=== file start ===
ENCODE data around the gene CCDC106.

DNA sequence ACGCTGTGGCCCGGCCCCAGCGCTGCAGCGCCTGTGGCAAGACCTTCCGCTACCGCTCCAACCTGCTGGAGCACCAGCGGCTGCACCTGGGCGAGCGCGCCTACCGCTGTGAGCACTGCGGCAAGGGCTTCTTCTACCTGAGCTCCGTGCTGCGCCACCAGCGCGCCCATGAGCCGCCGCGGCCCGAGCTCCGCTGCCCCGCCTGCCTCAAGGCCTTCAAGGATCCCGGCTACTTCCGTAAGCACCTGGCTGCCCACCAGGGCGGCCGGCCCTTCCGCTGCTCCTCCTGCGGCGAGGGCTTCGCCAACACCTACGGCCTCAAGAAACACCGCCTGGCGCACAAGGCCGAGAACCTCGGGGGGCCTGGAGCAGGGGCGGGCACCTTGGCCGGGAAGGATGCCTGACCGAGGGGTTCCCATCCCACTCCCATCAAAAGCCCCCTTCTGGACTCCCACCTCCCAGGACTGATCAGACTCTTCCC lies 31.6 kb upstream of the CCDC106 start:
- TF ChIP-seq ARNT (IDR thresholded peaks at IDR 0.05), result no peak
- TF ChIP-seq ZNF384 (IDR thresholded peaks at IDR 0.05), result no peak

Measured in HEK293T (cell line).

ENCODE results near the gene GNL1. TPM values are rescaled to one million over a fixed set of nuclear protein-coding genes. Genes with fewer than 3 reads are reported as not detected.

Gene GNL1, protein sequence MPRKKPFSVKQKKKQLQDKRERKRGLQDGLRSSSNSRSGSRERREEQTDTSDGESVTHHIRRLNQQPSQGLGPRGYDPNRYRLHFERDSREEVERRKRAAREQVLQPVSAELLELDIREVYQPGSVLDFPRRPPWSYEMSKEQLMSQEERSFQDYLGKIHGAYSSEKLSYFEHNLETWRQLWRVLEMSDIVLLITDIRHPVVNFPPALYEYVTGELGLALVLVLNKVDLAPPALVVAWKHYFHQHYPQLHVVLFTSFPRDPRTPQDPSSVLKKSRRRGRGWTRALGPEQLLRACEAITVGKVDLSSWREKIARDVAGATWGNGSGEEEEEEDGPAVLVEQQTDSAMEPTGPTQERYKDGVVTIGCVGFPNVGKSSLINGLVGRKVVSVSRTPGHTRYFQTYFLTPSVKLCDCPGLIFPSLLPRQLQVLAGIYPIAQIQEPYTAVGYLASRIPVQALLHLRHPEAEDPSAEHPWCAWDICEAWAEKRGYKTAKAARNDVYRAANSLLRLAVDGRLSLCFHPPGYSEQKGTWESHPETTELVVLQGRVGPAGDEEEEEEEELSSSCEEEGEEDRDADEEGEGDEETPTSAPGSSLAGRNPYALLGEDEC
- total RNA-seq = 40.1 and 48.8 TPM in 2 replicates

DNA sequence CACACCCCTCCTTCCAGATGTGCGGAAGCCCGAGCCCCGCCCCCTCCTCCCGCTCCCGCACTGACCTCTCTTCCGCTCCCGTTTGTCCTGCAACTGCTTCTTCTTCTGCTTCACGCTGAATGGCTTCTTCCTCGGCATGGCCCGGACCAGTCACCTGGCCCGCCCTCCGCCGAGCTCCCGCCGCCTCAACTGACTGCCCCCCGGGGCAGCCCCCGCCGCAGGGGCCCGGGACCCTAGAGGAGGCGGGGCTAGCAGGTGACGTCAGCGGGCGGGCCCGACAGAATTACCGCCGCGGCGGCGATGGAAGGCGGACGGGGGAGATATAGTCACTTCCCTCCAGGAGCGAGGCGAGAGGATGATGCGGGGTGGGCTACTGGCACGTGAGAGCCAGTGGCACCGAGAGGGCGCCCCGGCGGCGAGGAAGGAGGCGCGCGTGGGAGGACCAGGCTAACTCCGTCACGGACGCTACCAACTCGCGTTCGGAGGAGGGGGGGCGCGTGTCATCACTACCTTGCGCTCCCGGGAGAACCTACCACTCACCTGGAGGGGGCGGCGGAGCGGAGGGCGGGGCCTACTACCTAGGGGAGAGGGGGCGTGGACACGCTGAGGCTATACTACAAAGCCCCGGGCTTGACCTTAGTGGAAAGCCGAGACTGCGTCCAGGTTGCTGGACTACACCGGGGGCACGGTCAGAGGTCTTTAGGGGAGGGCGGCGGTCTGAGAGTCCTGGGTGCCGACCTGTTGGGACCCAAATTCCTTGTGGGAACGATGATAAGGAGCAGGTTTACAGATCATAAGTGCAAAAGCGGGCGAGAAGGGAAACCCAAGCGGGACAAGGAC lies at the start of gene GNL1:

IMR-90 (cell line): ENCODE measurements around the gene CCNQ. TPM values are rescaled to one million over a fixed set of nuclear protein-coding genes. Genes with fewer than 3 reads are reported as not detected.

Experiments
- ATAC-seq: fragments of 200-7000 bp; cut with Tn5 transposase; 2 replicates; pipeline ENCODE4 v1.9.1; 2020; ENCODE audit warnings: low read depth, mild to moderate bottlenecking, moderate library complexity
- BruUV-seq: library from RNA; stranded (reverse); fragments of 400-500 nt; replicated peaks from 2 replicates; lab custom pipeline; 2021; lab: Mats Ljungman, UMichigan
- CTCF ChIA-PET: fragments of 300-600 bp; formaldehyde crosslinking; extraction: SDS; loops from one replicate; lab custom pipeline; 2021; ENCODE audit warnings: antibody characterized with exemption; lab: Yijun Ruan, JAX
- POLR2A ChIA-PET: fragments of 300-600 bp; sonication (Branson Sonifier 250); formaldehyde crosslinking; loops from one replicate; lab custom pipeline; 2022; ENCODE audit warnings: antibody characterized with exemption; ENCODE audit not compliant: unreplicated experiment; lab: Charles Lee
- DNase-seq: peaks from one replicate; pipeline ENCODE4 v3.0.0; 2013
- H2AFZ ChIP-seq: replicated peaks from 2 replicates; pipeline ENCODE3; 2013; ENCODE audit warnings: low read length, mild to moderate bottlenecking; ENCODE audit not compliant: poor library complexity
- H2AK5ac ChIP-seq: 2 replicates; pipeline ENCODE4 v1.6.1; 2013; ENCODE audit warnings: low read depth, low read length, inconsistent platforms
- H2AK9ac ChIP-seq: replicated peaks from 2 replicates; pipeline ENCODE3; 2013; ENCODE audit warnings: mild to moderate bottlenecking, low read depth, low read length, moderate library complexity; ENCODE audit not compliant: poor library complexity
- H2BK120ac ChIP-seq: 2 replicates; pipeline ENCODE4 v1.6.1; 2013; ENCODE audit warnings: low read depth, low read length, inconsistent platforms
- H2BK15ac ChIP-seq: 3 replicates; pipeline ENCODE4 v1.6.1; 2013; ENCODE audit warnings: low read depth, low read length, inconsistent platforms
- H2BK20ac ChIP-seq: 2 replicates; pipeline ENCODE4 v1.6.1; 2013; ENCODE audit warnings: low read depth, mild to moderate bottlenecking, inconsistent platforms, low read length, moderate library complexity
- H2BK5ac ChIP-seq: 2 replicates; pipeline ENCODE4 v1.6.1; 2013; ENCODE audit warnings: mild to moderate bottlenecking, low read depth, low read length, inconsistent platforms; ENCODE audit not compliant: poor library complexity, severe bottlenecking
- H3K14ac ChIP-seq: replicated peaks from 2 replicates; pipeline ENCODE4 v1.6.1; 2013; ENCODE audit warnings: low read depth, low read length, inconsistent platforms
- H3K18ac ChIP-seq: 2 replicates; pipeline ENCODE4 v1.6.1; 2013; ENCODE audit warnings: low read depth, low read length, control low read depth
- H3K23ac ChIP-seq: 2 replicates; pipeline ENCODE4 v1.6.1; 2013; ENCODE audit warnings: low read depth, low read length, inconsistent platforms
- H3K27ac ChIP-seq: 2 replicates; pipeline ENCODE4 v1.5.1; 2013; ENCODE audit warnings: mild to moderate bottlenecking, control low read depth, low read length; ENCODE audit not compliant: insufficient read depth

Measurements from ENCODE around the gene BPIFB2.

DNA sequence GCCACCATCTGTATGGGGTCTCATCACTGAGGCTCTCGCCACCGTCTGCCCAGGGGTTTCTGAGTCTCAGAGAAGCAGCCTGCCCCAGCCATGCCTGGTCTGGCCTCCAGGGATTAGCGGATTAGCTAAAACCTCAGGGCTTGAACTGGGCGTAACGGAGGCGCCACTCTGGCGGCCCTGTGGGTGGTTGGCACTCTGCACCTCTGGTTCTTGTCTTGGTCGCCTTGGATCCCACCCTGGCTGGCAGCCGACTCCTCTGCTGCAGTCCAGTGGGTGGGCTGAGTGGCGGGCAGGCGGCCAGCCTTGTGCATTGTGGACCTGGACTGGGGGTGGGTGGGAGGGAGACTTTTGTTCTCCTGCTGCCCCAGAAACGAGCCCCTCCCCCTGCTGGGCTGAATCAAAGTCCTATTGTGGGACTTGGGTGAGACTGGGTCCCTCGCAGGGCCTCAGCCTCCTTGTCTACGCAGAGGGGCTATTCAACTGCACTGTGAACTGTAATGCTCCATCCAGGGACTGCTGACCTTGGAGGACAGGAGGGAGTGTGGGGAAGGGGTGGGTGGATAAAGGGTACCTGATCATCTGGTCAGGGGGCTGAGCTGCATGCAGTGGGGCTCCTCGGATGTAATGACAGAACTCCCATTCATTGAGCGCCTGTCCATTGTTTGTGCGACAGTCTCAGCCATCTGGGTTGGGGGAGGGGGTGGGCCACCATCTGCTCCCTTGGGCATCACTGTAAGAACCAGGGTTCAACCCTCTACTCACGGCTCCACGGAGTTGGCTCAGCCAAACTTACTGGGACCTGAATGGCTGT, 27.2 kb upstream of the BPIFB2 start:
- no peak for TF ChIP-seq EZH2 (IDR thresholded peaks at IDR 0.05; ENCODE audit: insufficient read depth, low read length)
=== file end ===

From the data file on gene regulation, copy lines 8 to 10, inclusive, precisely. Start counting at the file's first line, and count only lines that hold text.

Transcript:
- total RNA-seq = 40.1 and 48.8 TPM in 2 replicates

DNA sequence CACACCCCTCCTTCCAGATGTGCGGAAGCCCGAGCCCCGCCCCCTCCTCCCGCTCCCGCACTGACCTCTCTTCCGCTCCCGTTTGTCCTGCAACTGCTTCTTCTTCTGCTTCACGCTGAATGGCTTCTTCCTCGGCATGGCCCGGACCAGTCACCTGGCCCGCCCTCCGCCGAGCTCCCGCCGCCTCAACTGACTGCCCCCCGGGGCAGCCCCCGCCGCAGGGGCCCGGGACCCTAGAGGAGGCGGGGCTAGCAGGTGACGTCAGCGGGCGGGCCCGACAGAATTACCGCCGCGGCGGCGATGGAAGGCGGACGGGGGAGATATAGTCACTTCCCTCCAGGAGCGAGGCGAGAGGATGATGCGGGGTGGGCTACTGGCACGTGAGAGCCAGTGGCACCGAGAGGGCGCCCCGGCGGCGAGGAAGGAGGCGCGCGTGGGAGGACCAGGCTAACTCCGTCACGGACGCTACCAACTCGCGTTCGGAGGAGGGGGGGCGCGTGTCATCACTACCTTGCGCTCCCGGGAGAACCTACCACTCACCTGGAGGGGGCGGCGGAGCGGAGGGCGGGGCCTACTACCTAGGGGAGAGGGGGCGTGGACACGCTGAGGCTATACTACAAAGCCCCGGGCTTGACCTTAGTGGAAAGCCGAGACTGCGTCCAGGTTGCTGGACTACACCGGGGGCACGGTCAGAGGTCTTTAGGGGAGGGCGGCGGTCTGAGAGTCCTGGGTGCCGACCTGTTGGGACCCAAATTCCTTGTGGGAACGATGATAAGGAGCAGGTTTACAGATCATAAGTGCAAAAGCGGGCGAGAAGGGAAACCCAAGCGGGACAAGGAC lies at the start of gene GNL1:

IMR-90 (cell line): ENCODE measurements around the gene CCNQ. TPM values are rescaled to one million over a fixed set of nuclear protein-coding genes. Genes with fewer than 3 reads are reported as not detected.